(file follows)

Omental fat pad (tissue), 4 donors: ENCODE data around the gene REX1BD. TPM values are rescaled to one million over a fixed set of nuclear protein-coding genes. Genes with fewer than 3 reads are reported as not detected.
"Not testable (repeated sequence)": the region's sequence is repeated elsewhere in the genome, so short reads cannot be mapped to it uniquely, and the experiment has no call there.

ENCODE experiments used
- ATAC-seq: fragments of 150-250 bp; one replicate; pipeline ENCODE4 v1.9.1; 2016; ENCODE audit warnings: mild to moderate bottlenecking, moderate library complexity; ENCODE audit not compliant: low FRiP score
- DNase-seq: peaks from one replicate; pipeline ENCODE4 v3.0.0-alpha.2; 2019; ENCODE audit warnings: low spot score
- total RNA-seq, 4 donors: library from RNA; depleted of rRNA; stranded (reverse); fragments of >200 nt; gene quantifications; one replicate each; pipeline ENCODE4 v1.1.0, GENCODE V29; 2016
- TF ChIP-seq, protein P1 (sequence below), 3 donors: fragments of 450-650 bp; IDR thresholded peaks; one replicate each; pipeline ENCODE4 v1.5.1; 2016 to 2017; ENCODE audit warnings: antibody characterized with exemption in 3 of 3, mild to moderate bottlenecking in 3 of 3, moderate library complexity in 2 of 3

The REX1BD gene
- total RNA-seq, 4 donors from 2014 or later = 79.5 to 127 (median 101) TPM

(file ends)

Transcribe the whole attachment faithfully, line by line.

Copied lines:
Omental fat pad (tissue), 4 donors: ENCODE data around the gene REX1BD. TPM values are rescaled to one million over a fixed set of nuclear protein-coding genes. Genes with fewer than 3 reads are reported as not detected.
"Not testable (repeated sequence)": the region's sequence is repeated elsewhere in the genome, so short reads cannot be mapped to it uniquely, and the experiment has no call there.

ENCODE experiments used
- ATAC-seq: fragments of 150-250 bp; one replicate; pipeline ENCODE4 v1.9.1; 2016; ENCODE audit warnings: mild to moderate bottlenecking, moderate library complexity; ENCODE audit not compliant: low FRiP score
- DNase-seq: peaks from one replicate; pipeline ENCODE4 v3.0.0-alpha.2; 2019; ENCODE audit warnings: low spot score
- total RNA-seq, 4 donors: library from RNA; depleted of rRNA; stranded (reverse); fragments of >200 nt; gene quantifications; one replicate each; pipeline ENCODE4 v1.1.0, GENCODE V29; 2016
- TF ChIP-seq, protein P1 (sequence below), 3 donors: fragments of 450-650 bp; IDR thresholded peaks; one replicate each; pipeline ENCODE4 v1.5.1; 2016 to 2017; ENCODE audit warnings: antibody characterized with exemption in 3 of 3, mild to moderate bottlenecking in 3 of 3, moderate library complexity in 2 of 3

The REX1BD gene
- total RNA-seq, 4 donors from 2014 or later = 79.5 to 127 (median 101) TPM